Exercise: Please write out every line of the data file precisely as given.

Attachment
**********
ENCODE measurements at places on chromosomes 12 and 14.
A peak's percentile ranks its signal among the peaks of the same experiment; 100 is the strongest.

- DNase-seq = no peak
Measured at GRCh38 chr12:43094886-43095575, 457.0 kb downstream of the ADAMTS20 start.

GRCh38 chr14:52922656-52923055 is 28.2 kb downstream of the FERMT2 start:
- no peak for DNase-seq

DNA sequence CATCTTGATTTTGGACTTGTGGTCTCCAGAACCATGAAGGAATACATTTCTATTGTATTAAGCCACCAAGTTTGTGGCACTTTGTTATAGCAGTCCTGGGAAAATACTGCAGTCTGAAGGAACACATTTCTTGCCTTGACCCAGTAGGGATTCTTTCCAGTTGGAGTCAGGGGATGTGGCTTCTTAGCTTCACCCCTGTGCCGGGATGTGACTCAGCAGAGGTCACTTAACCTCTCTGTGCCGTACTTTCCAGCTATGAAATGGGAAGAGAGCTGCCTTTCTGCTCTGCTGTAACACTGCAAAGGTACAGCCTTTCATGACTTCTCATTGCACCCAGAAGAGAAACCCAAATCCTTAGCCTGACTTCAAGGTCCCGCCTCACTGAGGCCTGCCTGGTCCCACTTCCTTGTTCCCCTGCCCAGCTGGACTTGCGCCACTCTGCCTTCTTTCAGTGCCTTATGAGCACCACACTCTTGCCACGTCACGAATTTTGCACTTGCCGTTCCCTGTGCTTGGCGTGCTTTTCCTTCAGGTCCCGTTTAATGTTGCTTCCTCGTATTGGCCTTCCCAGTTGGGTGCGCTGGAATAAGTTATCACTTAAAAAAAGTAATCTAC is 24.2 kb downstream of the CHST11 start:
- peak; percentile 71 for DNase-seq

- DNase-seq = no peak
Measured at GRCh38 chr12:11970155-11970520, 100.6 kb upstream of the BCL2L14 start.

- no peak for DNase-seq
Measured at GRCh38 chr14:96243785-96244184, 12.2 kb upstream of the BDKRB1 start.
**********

ENCODE measurements at places on chromosomes 12 and 14.
A peak's percentile ranks its signal among the peaks of the same experiment; 100 is the strongest.

- DNase-seq = no peak
Measured at GRCh38 chr12:43094886-43095575, 457.0 kb downstream of the ADAMTS20 start.

GRCh38 chr14:52922656-52923055 is 28.2 kb downstream of the FERMT2 start:
- no peak for DNase-seq

DNA sequence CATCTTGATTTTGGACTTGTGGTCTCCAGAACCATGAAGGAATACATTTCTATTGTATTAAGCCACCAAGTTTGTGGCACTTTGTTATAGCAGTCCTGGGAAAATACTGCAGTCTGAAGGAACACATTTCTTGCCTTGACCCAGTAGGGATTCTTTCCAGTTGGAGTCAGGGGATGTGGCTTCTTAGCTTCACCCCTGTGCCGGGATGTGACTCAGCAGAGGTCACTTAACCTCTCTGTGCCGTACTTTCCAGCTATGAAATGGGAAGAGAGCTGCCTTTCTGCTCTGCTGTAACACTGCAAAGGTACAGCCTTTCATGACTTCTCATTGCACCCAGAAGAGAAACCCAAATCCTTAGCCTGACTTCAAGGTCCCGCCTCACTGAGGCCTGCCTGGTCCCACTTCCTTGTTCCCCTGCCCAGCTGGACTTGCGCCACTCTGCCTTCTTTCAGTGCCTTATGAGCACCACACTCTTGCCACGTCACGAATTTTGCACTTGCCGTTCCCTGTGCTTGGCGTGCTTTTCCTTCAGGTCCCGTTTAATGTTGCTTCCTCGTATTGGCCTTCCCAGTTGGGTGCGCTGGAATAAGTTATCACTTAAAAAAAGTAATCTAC is 24.2 kb downstream of the CHST11 start:
- peak; percentile 71 for DNase-seq

- DNase-seq = no peak
Measured at GRCh38 chr12:11970155-11970520, 100.6 kb upstream of the BCL2L14 start.

- no peak for DNase-seq
Measured at GRCh38 chr14:96243785-96244184, 12.2 kb upstream of the BDKRB1 start.